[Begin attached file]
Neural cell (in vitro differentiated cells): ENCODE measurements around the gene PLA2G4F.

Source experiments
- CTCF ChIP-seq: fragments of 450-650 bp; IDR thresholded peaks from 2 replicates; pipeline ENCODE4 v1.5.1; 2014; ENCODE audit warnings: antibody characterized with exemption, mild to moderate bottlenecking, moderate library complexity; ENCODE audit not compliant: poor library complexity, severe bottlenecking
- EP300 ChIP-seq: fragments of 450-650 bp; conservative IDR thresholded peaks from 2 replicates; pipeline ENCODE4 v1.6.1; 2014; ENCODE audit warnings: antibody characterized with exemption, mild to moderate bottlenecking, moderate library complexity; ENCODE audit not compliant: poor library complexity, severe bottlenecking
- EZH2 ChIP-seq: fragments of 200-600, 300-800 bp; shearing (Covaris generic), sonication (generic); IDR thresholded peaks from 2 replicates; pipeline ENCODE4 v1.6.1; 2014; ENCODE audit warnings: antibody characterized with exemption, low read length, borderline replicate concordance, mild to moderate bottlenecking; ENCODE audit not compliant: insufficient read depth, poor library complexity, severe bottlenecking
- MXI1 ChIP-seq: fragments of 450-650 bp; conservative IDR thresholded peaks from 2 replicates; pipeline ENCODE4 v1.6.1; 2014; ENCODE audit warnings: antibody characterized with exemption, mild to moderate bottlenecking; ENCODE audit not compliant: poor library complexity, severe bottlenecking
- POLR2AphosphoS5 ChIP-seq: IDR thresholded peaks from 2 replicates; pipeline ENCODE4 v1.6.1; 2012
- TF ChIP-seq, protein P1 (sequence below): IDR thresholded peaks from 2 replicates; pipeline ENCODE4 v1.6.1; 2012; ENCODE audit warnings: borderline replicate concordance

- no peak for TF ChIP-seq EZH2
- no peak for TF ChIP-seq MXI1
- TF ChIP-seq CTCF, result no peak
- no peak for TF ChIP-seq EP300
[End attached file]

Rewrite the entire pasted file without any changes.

Neural cell (in vitro differentiated cells): ENCODE measurements around the gene PLA2G4F.

Source experiments
- CTCF ChIP-seq: fragments of 450-650 bp; IDR thresholded peaks from 2 replicates; pipeline ENCODE4 v1.5.1; 2014; ENCODE audit warnings: antibody characterized with exemption, mild to moderate bottlenecking, moderate library complexity; ENCODE audit not compliant: poor library complexity, severe bottlenecking
- EP300 ChIP-seq: fragments of 450-650 bp; conservative IDR thresholded peaks from 2 replicates; pipeline ENCODE4 v1.6.1; 2014; ENCODE audit warnings: antibody characterized with exemption, mild to moderate bottlenecking, moderate library complexity; ENCODE audit not compliant: poor library complexity, severe bottlenecking
- EZH2 ChIP-seq: fragments of 200-600, 300-800 bp; shearing (Covaris generic), sonication (generic); IDR thresholded peaks from 2 replicates; pipeline ENCODE4 v1.6.1; 2014; ENCODE audit warnings: antibody characterized with exemption, low read length, borderline replicate concordance, mild to moderate bottlenecking; ENCODE audit not compliant: insufficient read depth, poor library complexity, severe bottlenecking
- MXI1 ChIP-seq: fragments of 450-650 bp; conservative IDR thresholded peaks from 2 replicates; pipeline ENCODE4 v1.6.1; 2014; ENCODE audit warnings: antibody characterized with exemption, mild to moderate bottlenecking; ENCODE audit not compliant: poor library complexity, severe bottlenecking
- POLR2AphosphoS5 ChIP-seq: IDR thresholded peaks from 2 replicates; pipeline ENCODE4 v1.6.1; 2012
- TF ChIP-seq, protein P1 (sequence below): IDR thresholded peaks from 2 replicates; pipeline ENCODE4 v1.6.1; 2012; ENCODE audit warnings: borderline replicate concordance

- no peak for TF ChIP-seq EZH2
- no peak for TF ChIP-seq MXI1
- TF ChIP-seq CTCF, result no peak
- no peak for TF ChIP-seq EP300